AMs demand details of new cash for BBC Wales
More than two thirds of AMs have signed a letter to BBC Director General Lord Hall demanding he "be specific" about how much extra money he intends to give to BBC Wales.
Lord Hall, in a letter to Carwyn Jones last month, said the BBC planned to "allocate additional funding" across Wales, Scotland and Northern Ireland.
But Llanelli AM Lee Waters said words were not enough.
The BBC said they would confirm the allocation "in months to come".
The AMs' letter, signed by 41 AMs from Labour, Plaid Cymru, the Conservatives and UKIP, said the BBC needed to make clear immediately exactly how much money would be available.
Mr Waters, the Labour AM for Llanelli, said: "Over the last 10 years the budget of BBC Wales, and the number of hours of programmes it produces, has been cut by a quarter.
"Two years ago Tony Hall came to Cardiff to acknowledge that the BBC wasn't doing enough to portray Wales on the screen.
"And he's still saying the same, but words aren't enough. It's high time we saw the colour of his money."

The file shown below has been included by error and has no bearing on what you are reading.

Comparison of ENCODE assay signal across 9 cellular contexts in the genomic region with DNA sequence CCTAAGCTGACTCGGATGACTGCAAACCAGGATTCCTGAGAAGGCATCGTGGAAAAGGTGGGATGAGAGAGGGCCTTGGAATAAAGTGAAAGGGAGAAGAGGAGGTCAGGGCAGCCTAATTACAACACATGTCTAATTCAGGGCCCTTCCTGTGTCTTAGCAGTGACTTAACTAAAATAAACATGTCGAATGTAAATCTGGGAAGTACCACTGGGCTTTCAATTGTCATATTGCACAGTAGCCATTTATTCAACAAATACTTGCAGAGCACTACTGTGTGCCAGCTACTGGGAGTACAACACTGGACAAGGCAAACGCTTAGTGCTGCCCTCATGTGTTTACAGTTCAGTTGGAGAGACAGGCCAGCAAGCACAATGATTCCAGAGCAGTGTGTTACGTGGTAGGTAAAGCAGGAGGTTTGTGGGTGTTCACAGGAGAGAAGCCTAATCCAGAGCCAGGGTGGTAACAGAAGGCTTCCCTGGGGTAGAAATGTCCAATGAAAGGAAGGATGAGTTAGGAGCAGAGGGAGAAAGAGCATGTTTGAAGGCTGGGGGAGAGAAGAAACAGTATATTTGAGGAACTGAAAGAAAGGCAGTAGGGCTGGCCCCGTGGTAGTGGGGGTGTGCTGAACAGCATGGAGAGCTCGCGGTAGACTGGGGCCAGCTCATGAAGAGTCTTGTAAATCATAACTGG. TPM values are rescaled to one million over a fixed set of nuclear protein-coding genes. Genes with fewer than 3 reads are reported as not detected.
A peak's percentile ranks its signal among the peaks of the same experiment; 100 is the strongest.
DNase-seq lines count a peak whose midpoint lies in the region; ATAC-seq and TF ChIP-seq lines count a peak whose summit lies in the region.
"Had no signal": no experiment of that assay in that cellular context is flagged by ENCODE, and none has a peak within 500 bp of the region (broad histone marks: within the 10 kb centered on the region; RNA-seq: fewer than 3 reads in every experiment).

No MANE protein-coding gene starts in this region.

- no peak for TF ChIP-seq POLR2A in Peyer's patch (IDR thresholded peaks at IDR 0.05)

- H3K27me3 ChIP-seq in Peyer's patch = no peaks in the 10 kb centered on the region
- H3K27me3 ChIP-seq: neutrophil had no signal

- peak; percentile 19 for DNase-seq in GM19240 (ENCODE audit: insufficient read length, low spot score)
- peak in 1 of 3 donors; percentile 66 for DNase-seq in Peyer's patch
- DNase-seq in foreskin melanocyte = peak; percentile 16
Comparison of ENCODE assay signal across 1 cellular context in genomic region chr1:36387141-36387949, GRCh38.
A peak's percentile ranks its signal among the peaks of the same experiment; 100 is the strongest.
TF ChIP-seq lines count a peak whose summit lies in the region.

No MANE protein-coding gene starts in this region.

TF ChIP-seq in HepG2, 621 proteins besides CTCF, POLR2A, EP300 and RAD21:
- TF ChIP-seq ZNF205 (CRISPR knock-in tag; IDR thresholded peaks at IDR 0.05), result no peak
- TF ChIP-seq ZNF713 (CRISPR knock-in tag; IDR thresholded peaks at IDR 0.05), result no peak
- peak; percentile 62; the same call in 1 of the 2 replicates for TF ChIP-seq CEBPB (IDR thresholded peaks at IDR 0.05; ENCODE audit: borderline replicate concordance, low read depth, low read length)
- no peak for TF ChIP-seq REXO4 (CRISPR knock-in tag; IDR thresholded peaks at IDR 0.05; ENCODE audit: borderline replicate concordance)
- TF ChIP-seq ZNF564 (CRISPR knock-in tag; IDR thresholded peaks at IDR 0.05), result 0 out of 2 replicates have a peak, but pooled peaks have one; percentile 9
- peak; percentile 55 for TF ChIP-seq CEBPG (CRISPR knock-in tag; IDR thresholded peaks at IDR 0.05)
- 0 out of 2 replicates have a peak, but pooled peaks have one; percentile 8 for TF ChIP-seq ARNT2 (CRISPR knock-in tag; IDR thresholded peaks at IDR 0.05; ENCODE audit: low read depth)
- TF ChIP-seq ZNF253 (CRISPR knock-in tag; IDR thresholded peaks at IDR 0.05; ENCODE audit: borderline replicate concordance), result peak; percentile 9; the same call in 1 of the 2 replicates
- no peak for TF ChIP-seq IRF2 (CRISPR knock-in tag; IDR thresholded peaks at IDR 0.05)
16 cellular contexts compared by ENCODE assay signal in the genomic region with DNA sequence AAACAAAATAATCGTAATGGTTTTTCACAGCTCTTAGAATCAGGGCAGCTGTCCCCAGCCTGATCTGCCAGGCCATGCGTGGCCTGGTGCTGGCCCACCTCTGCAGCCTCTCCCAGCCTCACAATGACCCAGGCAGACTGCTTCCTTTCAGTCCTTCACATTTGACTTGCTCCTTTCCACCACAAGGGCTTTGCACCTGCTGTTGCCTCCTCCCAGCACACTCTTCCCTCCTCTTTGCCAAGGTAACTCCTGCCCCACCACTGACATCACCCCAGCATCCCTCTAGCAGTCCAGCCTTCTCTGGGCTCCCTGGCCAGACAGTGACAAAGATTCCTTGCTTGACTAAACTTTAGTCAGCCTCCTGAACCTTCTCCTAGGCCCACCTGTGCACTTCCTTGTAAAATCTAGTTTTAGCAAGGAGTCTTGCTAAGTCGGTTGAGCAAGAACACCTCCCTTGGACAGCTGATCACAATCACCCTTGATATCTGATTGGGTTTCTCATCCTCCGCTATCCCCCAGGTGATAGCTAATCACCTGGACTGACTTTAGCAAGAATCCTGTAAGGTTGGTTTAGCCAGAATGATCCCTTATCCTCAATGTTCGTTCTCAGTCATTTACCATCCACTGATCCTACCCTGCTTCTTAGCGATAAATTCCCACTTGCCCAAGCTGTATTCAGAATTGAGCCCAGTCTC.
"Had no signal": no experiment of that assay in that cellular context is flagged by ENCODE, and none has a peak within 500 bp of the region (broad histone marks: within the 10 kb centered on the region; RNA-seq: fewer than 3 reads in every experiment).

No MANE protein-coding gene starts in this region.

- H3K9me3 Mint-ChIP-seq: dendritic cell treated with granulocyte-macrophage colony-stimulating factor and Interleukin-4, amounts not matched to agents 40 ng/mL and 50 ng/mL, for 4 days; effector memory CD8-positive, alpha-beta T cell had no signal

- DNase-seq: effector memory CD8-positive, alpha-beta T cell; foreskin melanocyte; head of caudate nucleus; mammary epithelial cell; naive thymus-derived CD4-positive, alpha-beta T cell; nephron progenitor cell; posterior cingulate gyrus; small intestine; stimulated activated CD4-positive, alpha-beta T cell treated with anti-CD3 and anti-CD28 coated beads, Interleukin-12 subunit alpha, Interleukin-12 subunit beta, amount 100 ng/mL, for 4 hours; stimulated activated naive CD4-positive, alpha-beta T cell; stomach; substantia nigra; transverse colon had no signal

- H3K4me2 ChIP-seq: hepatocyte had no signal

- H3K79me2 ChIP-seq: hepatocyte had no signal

Mr Waters added it was "no longer good enough to simply acknowledge the problem", saying it was "time for specifics about how much extra the BBC will invest in Wales".
In 2014 Lord Hall told an audience in Cardiff that English-language television programming in Wales has been "eroded".
A BBC spokesman said: "We welcome the Assembly Members' acknowledgment of the measures the BBC proposes taking to better reflect the full diversity of the UK on screen and on air.
"Despite the financial challenges the BBC faces, we've said that we plan to allocate additional funding to spend on improving the BBC's dedicated services in the nations, and we'll confirm where we are able to invest more money in the months to come."